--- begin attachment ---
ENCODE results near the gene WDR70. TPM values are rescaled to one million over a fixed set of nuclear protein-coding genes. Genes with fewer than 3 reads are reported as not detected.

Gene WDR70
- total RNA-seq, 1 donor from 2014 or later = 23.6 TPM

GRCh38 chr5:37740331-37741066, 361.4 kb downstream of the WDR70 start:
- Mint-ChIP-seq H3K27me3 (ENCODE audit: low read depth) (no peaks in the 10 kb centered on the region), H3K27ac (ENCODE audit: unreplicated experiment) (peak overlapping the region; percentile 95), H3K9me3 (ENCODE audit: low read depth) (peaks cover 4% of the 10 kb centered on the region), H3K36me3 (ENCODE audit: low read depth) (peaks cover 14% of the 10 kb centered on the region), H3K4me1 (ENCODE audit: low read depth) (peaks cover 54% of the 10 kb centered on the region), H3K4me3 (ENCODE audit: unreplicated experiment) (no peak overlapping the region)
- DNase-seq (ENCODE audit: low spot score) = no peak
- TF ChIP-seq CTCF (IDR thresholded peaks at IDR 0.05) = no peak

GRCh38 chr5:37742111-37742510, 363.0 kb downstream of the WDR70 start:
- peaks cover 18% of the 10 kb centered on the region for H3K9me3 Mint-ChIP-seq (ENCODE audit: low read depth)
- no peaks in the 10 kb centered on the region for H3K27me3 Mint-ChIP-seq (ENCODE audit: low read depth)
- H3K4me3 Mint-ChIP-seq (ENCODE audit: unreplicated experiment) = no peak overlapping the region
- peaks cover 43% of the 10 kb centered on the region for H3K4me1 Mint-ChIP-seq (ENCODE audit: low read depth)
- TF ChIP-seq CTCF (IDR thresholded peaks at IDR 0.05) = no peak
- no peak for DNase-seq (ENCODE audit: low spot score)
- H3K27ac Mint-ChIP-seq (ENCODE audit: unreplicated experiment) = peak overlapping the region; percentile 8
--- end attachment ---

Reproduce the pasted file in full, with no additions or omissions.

ENCODE results near the gene WDR70. TPM values are rescaled to one million over a fixed set of nuclear protein-coding genes. Genes with fewer than 3 reads are reported as not detected.

Gene WDR70
- total RNA-seq, 1 donor from 2014 or later = 23.6 TPM

GRCh38 chr5:37740331-37741066, 361.4 kb downstream of the WDR70 start:
- Mint-ChIP-seq H3K27me3 (ENCODE audit: low read depth) (no peaks in the 10 kb centered on the region), H3K27ac (ENCODE audit: unreplicated experiment) (peak overlapping the region; percentile 95), H3K9me3 (ENCODE audit: low read depth) (peaks cover 4% of the 10 kb centered on the region), H3K36me3 (ENCODE audit: low read depth) (peaks cover 14% of the 10 kb centered on the region), H3K4me1 (ENCODE audit: low read depth) (peaks cover 54% of the 10 kb centered on the region), H3K4me3 (ENCODE audit: unreplicated experiment) (no peak overlapping the region)
- DNase-seq (ENCODE audit: low spot score) = no peak
- TF ChIP-seq CTCF (IDR thresholded peaks at IDR 0.05) = no peak

GRCh38 chr5:37742111-37742510, 363.0 kb downstream of the WDR70 start:
- peaks cover 18% of the 10 kb centered on the region for H3K9me3 Mint-ChIP-seq (ENCODE audit: low read depth)
- no peaks in the 10 kb centered on the region for H3K27me3 Mint-ChIP-seq (ENCODE audit: low read depth)
- H3K4me3 Mint-ChIP-seq (ENCODE audit: unreplicated experiment) = no peak overlapping the region
- peaks cover 43% of the 10 kb centered on the region for H3K4me1 Mint-ChIP-seq (ENCODE audit: low read depth)
- TF ChIP-seq CTCF (IDR thresholded peaks at IDR 0.05) = no peak
- no peak for DNase-seq (ENCODE audit: low spot score)
- H3K27ac Mint-ChIP-seq (ENCODE audit: unreplicated experiment) = peak overlapping the region; percentile 8